Interviews, insight & analysis on digital media & marketing

4 key tips to prepare your PPC strategy for the recession

By Matt Robson, Head of Paid Media at Wolfenden

Whilst 2022 H2 was billed to be the ‘coming back to life’ party for the country following the pandemic, the economy has other plans. As a result, we’re heading into a recession which experts predict could last until 2024.

In times like these, marketing budgets can often get hastily slashed in cost-cutting measures or funnelled into short-term sales-driven campaigns. There’s no one-size fits all approach for marketing strategies in economic downturn, but one thing is very clear – doing nothing and changing nothing is not going to work.

Strategies need to pivot, and brands need to fully understand the context of their marketing and advertising activity within their customers’ lives to stay connected with them.

So, how can you make your PPC budget work harder through this uncertain time.

Don’t turn brand awareness campaigns off

Historically, the belief has been held that brand awareness activity contributes to long-term success, and performance-led activity – PPC, paid social etc. – will deliver you short-term results. This means that when push comes to shove and budgets are being pored over, brands tend to favour performance-led activity in tough times.

Performance-led activity by its nature is highly attributable, meaning it’s easy to see which campaigns have generated sales, and when finances are tight, as a marketing team these are the stats you need on a weekly – sometimes daily – basis for your board. But how true is it that brand awareness activity only delivers long-term results?

Recently, Meta revealed that it’s seen better short-term results from a combination of both brand and performance-led campaigns rather than solely performance-led; with an 84% increase in incremental organic search volume and 18% lift in incremental sales with this approach.

This also demonstrates how running brand awareness campaigns through paid media can benefit your wider marketing channels, so whilst you might not be able to directly measure sales from a brand awareness PPC campaign, if you look at the wider picture for overall digital growth, you should see gains.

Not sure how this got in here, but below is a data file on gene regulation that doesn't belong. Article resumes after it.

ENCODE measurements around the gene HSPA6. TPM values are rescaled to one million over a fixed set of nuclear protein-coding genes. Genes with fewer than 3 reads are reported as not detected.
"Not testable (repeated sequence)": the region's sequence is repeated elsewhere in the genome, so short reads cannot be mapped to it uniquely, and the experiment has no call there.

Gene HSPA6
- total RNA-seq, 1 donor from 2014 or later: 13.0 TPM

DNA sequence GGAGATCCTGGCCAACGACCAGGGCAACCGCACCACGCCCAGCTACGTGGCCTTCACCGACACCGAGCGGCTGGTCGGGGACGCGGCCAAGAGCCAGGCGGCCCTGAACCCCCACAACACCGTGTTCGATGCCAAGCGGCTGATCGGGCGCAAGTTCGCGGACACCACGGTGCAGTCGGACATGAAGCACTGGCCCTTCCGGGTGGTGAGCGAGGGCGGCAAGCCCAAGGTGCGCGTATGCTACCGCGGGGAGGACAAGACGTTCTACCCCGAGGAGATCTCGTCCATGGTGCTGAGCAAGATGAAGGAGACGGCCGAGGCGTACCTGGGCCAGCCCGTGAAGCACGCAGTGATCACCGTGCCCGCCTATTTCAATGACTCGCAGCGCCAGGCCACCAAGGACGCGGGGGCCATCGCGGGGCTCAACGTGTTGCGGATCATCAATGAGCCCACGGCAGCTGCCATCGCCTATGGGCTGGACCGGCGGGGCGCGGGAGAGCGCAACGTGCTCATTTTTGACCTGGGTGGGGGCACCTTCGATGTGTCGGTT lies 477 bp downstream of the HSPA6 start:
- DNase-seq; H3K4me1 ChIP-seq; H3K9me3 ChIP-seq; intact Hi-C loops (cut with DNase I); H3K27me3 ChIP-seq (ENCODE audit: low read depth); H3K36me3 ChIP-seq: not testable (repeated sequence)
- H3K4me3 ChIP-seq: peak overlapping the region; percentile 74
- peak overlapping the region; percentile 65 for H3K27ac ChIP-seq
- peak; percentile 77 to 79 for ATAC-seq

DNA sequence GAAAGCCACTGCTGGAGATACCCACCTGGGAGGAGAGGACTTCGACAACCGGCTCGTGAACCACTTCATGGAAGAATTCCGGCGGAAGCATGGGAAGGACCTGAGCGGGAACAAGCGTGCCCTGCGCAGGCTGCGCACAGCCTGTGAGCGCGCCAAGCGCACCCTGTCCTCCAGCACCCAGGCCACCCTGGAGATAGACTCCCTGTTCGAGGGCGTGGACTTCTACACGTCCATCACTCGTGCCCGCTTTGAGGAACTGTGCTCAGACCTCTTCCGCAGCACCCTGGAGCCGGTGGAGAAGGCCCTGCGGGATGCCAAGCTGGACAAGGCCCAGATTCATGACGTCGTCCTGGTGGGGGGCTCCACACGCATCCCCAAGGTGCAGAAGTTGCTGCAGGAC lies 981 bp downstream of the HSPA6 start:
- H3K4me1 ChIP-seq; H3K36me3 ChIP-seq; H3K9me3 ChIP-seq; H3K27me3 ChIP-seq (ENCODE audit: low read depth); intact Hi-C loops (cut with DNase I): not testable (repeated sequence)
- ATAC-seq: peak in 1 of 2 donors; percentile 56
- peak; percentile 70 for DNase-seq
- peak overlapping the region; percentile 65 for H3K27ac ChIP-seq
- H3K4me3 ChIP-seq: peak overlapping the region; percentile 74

Building and maintaining your brand during a recession is the best way to minimise long-term business risk, various pieces of research from the last recession in 2008 have shown that those brands who continued with a consistent and relevant communication strategy throughout came out on top afterwards.

Performance campaigns target by intent, so they can become reach constrained as a certain point as the audiences are much smaller. You might find as well that these audience pools reduce during the recession as those in “buying mode” dwindle. So, your best approach is to run performance campaigns – but start to add in and test upper funnel activity and review digital performance as a whole.

Don’t measure any channel in isolation, look at the bigger picture

This brings me nicely to my next point, if you’re running brand awareness campaigns yet still measuring PPC success on CPA or ROAS, you’re going to get a distorted view of what’s working.

In times of economic uncertainty, it’s natural for businesses to double down on measurement and reporting – that makes sense, but it’s important as marketers we’re equipped to shine a light on the right metrics.

If you’re only focusing on performance targets, be aware that adding in brand awareness campaigns will inflate CPAs and reduce ROAS. As mentioned, a combination of performance and brand awareness campaigns can generate lifts across other channels, so it’s important that when trialling brand awareness activity – you measure total digital performance, and you’re aware that PPC performance may look down year-on-year but overall, the growth is there.